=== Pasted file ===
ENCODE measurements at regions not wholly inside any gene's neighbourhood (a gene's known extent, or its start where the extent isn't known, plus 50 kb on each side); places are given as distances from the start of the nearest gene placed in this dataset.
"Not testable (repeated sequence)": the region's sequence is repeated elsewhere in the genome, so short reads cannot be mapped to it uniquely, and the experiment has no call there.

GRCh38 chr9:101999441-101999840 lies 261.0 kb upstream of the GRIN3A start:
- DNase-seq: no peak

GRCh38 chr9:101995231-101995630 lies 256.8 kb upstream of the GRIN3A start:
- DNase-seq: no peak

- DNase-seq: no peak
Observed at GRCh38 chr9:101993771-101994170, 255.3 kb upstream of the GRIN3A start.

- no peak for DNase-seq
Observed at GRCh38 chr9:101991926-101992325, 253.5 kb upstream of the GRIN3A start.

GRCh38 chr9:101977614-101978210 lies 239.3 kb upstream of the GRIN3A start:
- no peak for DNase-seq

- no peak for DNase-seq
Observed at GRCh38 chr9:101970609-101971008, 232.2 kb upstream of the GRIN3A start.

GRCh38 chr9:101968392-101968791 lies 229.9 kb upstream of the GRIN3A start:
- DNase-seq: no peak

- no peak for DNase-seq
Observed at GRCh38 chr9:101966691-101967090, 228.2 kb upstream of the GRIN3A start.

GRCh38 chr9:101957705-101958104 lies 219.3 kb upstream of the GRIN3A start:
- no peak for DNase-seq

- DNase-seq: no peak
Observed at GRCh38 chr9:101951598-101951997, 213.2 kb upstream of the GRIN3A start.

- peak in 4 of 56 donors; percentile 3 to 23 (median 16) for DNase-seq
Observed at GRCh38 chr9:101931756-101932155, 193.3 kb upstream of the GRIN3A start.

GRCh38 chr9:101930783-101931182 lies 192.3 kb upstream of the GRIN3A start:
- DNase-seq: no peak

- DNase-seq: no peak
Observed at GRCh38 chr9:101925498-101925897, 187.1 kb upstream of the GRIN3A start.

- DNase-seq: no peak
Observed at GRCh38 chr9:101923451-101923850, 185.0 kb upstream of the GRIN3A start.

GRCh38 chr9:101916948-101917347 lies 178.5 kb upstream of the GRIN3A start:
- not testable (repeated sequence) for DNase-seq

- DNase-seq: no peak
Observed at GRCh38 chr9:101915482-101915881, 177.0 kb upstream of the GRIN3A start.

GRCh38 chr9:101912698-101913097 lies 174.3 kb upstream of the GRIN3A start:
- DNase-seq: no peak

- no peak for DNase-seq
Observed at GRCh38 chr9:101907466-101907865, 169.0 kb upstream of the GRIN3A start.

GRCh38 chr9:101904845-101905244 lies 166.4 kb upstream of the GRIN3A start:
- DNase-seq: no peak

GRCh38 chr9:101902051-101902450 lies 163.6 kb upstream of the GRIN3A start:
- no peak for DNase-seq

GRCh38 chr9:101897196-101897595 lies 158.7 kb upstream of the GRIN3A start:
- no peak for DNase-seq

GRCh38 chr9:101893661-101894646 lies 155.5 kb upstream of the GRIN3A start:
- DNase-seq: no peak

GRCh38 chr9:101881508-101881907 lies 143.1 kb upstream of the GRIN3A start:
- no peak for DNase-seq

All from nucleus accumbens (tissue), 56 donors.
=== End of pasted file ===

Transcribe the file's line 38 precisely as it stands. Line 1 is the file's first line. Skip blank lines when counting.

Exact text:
Observed at GRCh38 chr9:101907466-101907865, 169.0 kb upstream of the GRIN3A start.